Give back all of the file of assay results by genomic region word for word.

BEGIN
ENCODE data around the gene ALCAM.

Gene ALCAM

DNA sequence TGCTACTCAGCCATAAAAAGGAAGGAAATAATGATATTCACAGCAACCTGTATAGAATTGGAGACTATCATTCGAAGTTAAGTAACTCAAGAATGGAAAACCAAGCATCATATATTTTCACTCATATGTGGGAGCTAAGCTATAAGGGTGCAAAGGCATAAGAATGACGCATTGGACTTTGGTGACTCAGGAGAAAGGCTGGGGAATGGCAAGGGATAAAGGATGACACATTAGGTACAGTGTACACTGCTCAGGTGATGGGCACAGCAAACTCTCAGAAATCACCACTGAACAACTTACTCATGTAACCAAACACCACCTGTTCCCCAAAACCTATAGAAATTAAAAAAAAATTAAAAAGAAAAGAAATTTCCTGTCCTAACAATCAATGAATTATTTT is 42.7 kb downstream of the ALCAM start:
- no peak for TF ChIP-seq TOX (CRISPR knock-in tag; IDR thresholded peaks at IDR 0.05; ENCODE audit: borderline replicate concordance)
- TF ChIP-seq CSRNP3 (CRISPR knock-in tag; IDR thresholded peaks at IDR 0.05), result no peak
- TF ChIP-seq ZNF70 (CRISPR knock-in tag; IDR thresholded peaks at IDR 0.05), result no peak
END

ENCODE data around the gene ALCAM.

Gene ALCAM

DNA sequence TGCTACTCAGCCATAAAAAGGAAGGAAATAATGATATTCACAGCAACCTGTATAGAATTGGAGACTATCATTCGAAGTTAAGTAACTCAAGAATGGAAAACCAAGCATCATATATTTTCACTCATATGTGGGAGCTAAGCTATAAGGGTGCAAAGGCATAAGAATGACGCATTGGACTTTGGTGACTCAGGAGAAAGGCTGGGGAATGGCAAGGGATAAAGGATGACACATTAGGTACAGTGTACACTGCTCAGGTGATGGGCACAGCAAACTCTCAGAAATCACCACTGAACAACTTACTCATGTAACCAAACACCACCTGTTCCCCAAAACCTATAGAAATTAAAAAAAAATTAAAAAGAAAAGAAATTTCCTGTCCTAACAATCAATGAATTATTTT is 42.7 kb downstream of the ALCAM start:
- no peak for TF ChIP-seq TOX (CRISPR knock-in tag; IDR thresholded peaks at IDR 0.05; ENCODE audit: borderline replicate concordance)
- TF ChIP-seq CSRNP3 (CRISPR knock-in tag; IDR thresholded peaks at IDR 0.05), result no peak
- TF ChIP-seq ZNF70 (CRISPR knock-in tag; IDR thresholded peaks at IDR 0.05), result no peak